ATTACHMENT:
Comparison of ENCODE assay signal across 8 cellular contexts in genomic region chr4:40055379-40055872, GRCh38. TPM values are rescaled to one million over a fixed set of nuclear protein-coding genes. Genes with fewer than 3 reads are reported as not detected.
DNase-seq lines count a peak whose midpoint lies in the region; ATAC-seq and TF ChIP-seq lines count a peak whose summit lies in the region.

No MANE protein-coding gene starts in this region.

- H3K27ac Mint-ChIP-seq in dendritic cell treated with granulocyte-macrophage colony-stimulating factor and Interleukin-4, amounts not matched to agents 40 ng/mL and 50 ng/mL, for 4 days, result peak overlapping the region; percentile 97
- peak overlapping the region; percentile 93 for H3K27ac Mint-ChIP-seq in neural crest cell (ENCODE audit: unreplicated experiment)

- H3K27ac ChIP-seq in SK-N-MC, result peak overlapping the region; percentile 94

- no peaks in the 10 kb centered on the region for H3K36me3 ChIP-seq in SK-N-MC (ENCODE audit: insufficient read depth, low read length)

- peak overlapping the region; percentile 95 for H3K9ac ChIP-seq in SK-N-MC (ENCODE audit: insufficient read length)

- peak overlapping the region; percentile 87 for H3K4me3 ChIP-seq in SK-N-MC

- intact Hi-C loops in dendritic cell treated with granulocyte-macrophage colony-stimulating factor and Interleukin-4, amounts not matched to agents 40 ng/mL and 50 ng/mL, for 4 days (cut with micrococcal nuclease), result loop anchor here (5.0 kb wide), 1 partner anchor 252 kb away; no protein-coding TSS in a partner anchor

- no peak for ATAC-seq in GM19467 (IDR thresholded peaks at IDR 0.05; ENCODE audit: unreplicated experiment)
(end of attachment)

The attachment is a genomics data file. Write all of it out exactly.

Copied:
Comparison of ENCODE assay signal across 8 cellular contexts in genomic region chr4:40055379-40055872, GRCh38. TPM values are rescaled to one million over a fixed set of nuclear protein-coding genes. Genes with fewer than 3 reads are reported as not detected.
DNase-seq lines count a peak whose midpoint lies in the region; ATAC-seq and TF ChIP-seq lines count a peak whose summit lies in the region.

No MANE protein-coding gene starts in this region.

- H3K27ac Mint-ChIP-seq in dendritic cell treated with granulocyte-macrophage colony-stimulating factor and Interleukin-4, amounts not matched to agents 40 ng/mL and 50 ng/mL, for 4 days, result peak overlapping the region; percentile 97
- peak overlapping the region; percentile 93 for H3K27ac Mint-ChIP-seq in neural crest cell (ENCODE audit: unreplicated experiment)

- H3K27ac ChIP-seq in SK-N-MC, result peak overlapping the region; percentile 94

- no peaks in the 10 kb centered on the region for H3K36me3 ChIP-seq in SK-N-MC (ENCODE audit: insufficient read depth, low read length)

- peak overlapping the region; percentile 95 for H3K9ac ChIP-seq in SK-N-MC (ENCODE audit: insufficient read length)

- peak overlapping the region; percentile 87 for H3K4me3 ChIP-seq in SK-N-MC

- intact Hi-C loops in dendritic cell treated with granulocyte-macrophage colony-stimulating factor and Interleukin-4, amounts not matched to agents 40 ng/mL and 50 ng/mL, for 4 days (cut with micrococcal nuclease), result loop anchor here (5.0 kb wide), 1 partner anchor 252 kb away; no protein-coding TSS in a partner anchor

- no peak for ATAC-seq in GM19467 (IDR thresholded peaks at IDR 0.05; ENCODE audit: unreplicated experiment)